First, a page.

Capital

    

Deficit

    

Equity

Balances, December 31, 2019

 

9,922,758

$

99,000

$

172,015,000

$

(157,521,000)

$

14,593,000

Sale of common stock, net of issuance costs

8,710,800

87,000

22,723,000

22,810,000

Exercise of warrants

14,464

81,000

81,000

Return of restricted stock awards for tax withholdings

(2,511)

(8,000)

(8,000)

Forfeiture of restricted stock awards

 

(4,010)

 

Exercise of employee stock options

27,382

1,000

86,000

87,000

Stock-based compensation

 

2,613,000

 

2,613,000

Net loss

 

(15,557,000)

 

(15,557,000)

Balances, September 30, 2020

 

18,668,883

$

187,000

$

197,510,000

$

(173,078,000)

$

24,619,000

Balances, December 31, 2020

 

18,688,461

$

187,000

$

198,372,000

$

(179,702,000)

$

18,857,000

Sale of common stock, net of issuance costs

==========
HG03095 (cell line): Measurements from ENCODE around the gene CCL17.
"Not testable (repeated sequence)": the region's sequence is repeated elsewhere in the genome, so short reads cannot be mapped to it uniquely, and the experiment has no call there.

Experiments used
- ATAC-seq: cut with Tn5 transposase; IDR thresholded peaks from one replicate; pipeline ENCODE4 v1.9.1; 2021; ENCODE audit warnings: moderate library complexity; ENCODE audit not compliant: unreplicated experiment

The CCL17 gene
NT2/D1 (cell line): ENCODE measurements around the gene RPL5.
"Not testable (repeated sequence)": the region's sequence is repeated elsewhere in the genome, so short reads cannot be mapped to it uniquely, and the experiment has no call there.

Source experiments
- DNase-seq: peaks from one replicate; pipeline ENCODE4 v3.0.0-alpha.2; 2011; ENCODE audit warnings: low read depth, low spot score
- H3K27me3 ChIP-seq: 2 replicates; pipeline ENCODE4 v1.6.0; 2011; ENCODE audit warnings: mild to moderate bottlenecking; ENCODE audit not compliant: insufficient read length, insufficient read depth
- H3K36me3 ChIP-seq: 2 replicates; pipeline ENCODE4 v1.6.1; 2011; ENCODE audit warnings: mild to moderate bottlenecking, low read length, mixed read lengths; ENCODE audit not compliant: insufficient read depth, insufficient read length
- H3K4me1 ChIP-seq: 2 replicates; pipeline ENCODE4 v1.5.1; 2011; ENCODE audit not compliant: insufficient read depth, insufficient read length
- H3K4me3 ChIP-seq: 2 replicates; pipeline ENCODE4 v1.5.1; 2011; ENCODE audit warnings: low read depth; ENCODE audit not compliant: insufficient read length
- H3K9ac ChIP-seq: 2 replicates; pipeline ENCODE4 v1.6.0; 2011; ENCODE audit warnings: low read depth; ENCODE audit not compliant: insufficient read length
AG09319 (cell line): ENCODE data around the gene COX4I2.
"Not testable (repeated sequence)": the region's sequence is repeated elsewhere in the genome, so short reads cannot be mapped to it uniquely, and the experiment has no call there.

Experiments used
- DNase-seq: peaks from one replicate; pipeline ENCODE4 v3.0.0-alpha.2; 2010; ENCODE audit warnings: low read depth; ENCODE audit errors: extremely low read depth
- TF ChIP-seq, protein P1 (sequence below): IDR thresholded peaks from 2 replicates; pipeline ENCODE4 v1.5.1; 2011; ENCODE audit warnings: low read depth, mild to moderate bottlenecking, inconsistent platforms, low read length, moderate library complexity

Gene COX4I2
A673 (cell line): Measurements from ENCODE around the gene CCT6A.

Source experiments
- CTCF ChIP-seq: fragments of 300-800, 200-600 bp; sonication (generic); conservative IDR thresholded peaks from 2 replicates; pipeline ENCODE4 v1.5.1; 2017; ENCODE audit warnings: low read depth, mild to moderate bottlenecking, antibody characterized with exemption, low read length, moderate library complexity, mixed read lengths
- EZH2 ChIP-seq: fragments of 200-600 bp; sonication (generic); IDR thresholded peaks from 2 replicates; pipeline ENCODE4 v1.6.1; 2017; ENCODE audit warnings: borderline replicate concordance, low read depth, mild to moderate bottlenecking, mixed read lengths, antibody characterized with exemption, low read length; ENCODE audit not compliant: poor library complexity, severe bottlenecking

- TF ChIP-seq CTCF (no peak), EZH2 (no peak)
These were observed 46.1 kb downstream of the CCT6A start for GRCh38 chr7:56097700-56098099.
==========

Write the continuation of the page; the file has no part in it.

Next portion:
6,153,847

61,000

19,302,000

19,363,000

Exercises of warrants

52,000

1,000

290,000

291,000

Return of restricted stock awards for tax withholdings

(25,424)

(106,000)

(106,000)

Forfeiture of restricted stock awards

(1,047)

Exercise of stock options

73,517

240,000

240,000

Issuance of inducement stock awards

23,732

Stock-based compensation

2,218,000

2,218,000

Net loss

 

(17,108,000)

 

(17,108,000)

Balances, September 30, 2021

 

24,965,086

$

249,000

$

220,316,000

$

(196,810,000)

$

23,755,000

6

Armata Pharmaceuticals, Inc.

Condensed Consolidated Statements of Cash Flows

Nine Months Ended September 30, 

    

2021

    

2020

(unaudited)

(unaudited)

Operating activities:

Net loss

$

(17,108,000)

$

(15,557,000)

Adjustments required to reconcile net loss to net cash used in operating activities:

Depreciation

 

892,000

 

840,000

Gain upon extinguishment of Paycheck Protection Program loan

(722,000)

Stock-based compensation

2,218,000

2,613,000

Non-cash interest expense

 

60,000

 

457,000

Payment of accreted interest for deferred consideration for asset acquisition

(586,000)

Changes in operating assets and liabilities:

 

 

Award receivable

(690,000)

(241,000)

Accounts payable and accrued liabilities

 

(100,000)

 

492,000

Accrued compensation

1,151,000

(21,000)

Operating lease right-of-use asset and liability, net

145,000

611,000

Prepaid expenses and other current assets

 

(237,000)

 

(1,162,000)